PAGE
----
IMPORTANT NEWS FROM UTAH.
It is stated that important official despatches lately received from Utah by the government at Washington, warrant the belief that Brigham Young, the leader of the Mormons and the great high priest of the "Latter Day Saints" so called, has fled from Utah, to save his neck from his in-furiated victims. According to the reports, Brig- ham had become so bare-faced and shameless in his impositions and so tyrannical and exacting in his orders, that his deluded followers could sub-mit no longer. The last slumbering spark of jus-tice and desire for right was awakened, and the prophet left to save himself from the fury of an excited and maddened populace. We trust that the rumor will prove true. We hope that Young has fled before the gathering storm. It will save the government the trouble of hanging him, which however necessary and justifiable, would still be an extremely unpleasant job.
It is a sad commentary that such a large num- ber of worthy and respectable people could have been gammoned by such a besotted old humbug as Young. The disclosures that have been made as to the territory show a most corrupt state of the public morals— a condition probably never equalled on this side of the Atlantic at least— and a system of swindling and the vile frauds committed upon the Mormon people that appal and confound the stoutest heart. All laws, human anddivine, that in good governments are considered so essential to the welfare and prosperity of a State, have been set aside and made to give place to the Mormon code. Debauchery, licentiousness and social vil- lainies have become the rule and not the exception. Young, with his sixty or seventy wives, has liter- ally reeked with all manner of corruptions. The territorial laws of the United States have been subordinated to the Mormon law ; no justice could be dispensed by the Courts ; Young was in fact the Judge, Jury and Governor, who acquitted the guilty or hung the innocent to suit his own whim and caprice. Tithes have been demanded of the Mormons by Young, to the amount of one- tenth of their possessions and earnings, ostensibly for the church but in reality for his own pocket. He has become rich out of the hard earned money of his simple- minded followers and has ruled them with a rod of iron. No despot ever subjected his people to severer rules or more outrageous exac- tions. But if the late accounts are to be be- lieved, he carried his iniquitous game too far. His acts became so flagrant as to open the eyes of his victims. There is nothing so terri- ble as the wrath of a people who have come to un- derstand the frauds that have been practiced upon them. The storm may be long in gathering, but its fury is terrible when it breaks. All history attests that the most infuriated people are those who have been oppressed and have escaped from their thraldom. The sense of the wrongs that they have suffered comes over them, and re- venge for the long list of injuries they have en- dured, becomes a controlling influence. We could wish no worse fate for Brigham Young, scoundrel that he is, than that he should be given up to the "tender mercies" of his followers from whose eyes the scales have fallen. We could ask nothing more than that they should mete justice out to their high priest and leader with the same meas- ure he has meted it out to them.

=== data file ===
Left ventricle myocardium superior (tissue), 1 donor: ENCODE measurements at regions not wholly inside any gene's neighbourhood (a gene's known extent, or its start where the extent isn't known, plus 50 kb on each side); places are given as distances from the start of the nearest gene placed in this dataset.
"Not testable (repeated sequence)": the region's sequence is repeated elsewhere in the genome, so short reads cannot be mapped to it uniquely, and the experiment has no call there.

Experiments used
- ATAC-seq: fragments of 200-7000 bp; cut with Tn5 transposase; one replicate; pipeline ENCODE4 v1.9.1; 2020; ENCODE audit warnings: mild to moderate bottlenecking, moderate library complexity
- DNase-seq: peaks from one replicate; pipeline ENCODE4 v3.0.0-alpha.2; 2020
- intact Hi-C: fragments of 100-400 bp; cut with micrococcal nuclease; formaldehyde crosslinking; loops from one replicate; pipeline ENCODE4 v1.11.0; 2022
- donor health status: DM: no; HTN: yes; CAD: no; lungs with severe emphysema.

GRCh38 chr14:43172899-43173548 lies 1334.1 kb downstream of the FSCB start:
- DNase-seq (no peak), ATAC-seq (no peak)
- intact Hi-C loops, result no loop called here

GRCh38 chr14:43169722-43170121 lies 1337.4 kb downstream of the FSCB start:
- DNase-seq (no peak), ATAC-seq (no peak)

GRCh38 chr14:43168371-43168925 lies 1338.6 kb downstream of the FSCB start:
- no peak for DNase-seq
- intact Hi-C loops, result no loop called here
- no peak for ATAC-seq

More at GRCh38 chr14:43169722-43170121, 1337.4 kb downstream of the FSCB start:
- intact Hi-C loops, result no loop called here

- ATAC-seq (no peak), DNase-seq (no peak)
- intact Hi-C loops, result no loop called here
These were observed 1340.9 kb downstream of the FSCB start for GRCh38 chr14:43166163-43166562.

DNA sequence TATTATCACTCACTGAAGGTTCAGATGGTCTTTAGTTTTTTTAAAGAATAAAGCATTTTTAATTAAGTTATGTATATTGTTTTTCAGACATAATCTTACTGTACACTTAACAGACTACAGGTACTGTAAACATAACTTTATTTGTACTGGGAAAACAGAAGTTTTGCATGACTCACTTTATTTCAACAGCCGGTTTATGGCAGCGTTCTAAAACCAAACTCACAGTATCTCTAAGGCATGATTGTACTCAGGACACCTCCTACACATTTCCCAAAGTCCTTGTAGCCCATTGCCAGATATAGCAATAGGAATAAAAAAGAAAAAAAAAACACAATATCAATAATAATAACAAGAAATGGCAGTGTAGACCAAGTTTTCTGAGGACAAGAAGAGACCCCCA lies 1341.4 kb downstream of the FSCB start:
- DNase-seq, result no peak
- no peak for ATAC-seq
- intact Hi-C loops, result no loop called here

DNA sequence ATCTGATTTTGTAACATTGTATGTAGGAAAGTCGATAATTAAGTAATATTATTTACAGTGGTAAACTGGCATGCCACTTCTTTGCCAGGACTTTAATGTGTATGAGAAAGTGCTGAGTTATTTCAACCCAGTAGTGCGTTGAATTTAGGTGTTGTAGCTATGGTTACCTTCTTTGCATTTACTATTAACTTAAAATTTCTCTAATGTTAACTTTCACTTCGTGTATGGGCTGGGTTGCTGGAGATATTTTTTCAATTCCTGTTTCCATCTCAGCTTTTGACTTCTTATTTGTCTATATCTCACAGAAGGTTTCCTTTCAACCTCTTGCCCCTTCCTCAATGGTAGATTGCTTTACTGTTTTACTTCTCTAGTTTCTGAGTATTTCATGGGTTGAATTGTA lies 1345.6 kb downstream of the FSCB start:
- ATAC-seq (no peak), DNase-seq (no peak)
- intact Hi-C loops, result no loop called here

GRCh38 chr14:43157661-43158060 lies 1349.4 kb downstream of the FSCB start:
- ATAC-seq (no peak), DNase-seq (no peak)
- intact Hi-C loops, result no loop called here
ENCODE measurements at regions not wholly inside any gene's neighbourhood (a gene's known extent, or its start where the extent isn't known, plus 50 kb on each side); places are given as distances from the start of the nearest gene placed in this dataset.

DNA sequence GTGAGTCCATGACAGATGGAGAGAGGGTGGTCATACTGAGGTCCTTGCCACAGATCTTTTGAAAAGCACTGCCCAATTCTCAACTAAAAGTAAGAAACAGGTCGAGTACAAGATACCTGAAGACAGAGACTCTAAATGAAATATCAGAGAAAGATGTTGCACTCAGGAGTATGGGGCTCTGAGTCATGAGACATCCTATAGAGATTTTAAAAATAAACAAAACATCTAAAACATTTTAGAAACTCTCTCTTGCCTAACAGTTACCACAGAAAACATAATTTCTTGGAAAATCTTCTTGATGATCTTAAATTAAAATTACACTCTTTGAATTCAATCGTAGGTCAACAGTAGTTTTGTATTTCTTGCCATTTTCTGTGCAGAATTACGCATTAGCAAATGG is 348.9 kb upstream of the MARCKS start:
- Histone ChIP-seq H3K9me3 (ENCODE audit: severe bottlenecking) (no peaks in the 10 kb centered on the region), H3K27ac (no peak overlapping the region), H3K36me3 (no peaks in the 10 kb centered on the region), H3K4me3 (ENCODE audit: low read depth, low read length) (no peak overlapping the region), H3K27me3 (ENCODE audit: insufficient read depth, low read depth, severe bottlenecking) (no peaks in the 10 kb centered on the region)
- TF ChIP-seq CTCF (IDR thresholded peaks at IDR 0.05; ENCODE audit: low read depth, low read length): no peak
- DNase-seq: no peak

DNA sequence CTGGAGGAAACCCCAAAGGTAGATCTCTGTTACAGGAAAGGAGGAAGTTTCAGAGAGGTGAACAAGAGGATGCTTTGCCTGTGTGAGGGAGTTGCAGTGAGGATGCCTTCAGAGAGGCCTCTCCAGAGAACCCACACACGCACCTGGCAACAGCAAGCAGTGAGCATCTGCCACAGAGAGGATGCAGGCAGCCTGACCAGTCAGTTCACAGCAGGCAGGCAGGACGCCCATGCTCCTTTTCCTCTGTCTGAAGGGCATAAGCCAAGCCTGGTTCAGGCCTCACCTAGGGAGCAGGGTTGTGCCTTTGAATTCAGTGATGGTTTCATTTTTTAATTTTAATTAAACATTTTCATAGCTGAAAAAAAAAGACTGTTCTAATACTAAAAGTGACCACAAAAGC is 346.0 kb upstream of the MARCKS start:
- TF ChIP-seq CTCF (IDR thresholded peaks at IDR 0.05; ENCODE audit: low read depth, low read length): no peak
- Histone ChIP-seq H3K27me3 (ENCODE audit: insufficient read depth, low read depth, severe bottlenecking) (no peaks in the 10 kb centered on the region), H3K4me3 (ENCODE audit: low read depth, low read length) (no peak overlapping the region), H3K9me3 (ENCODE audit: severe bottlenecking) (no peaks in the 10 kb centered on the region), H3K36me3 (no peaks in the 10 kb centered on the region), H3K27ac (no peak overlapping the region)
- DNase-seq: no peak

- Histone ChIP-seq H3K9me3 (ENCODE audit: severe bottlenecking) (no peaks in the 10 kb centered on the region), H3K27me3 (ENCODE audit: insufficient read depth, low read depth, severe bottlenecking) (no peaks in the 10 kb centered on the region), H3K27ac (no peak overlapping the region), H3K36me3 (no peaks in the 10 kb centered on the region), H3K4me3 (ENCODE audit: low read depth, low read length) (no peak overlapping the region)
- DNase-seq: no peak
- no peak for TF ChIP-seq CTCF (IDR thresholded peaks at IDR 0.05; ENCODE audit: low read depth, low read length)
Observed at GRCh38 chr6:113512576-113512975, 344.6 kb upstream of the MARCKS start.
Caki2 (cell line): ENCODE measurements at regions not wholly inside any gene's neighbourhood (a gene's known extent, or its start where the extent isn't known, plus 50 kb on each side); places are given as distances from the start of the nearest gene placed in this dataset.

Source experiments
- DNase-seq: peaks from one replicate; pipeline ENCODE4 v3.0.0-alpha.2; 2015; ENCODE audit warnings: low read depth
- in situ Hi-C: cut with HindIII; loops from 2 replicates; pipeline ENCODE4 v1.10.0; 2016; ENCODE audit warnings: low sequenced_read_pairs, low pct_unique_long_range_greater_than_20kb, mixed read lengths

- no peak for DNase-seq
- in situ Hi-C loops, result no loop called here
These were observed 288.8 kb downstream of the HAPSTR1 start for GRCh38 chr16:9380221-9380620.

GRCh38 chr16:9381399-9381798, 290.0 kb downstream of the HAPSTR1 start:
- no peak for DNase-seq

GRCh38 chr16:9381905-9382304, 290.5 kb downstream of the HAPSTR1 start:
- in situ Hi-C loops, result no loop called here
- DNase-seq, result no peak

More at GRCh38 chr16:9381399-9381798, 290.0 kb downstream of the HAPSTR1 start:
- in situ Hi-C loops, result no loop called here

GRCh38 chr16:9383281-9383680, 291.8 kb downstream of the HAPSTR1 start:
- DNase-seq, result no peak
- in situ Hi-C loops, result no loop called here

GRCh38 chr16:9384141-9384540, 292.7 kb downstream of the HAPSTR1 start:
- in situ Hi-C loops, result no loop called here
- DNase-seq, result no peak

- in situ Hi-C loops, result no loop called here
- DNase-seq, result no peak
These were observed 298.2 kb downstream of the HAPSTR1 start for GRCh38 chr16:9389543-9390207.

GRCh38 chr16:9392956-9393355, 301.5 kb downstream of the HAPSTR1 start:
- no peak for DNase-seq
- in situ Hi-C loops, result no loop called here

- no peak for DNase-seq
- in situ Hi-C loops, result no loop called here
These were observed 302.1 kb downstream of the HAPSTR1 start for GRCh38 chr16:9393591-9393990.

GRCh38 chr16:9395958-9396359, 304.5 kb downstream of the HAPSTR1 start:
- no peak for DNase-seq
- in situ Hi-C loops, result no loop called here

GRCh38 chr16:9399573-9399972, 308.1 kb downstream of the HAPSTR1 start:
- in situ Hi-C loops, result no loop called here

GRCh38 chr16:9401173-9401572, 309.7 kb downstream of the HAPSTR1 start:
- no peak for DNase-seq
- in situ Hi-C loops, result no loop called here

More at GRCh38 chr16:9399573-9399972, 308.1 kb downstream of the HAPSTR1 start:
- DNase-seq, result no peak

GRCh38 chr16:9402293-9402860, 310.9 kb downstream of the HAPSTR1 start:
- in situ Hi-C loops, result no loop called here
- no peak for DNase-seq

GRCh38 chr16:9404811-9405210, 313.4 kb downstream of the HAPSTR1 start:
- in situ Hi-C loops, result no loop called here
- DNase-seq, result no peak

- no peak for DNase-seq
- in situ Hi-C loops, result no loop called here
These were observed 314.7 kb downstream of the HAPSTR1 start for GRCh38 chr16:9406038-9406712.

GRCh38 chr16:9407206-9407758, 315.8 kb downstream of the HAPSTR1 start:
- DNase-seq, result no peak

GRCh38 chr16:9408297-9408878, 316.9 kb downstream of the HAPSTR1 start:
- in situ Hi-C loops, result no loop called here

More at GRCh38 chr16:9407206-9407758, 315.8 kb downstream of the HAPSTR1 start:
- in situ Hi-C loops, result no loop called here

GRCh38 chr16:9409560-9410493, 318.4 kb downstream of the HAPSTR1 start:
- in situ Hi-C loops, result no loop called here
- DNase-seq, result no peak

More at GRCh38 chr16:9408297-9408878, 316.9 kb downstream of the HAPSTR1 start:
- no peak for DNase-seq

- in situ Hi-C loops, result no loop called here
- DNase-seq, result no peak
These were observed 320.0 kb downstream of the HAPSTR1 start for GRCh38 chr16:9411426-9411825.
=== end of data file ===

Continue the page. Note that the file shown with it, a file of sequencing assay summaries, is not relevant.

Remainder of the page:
From our knowledge of the Mormon people, we believe that the great masses of them are quiet, inoffensive and simple minded. Their simplicity and gullability have been their great misfortune. They have fallen into the snare set for them by the dishonest and designing. They have easily fallen victims to the persuasions and plausible, oily tongues of the evil disposed. Like the unfortu- nate believers in Millerism, Spiritualism and the countless other isms of the day, they have been af- fected with a monomania, a mental hallucination, which can only be removed by healthful and judi- cious moral training. There has always been one trait in the Mormon character that has won our admiration, and to it as much if not more than to all things else, may be attributed the great success of the elders in proselyting. We refer to their self-denial, their persistence of purpose, and the earnestness with which they have defended their faith. Whether in Missouri, Illinois or far away by the Great Salt Lake, they have at all times shown a martyrs devotion to the cause they had espoused. Mistaken as was their zeal, yet it could not lose its effect. It has ever been the strong point in their character and has invested them with a peculiar interest. Talking the right direction and relieved of the ras- cally influence of their leaders, we consider them an important people to any country. But as they have been living for the past few years, they are a disgrace and a blot upon the fair name of the country.
No community where licentiousness runs riot, where law is disregarded, and government is vest- ed in the hands of a corrupt and besotted clergy, can ever be prosperous. All free governments, all governments that are worth having, must depend upon the virtue and intelligence of the people. How much of either of these important essentials to national success, are to be found in Utah, is in no way problematical. Virtue is unheard of and intelligence at a sad discount.
But the evil promises to work its own cure. If Young has fled from the territory, let the govern- ment see to it that he is kept away by force even if necessary. We believe that the minds of the Mormon people are tractable and that with pro- per and judicious treatment they will be convert- ed into good and patriotic citizens, and that the future of Utah will be as honorable as her past has been disgraceful.
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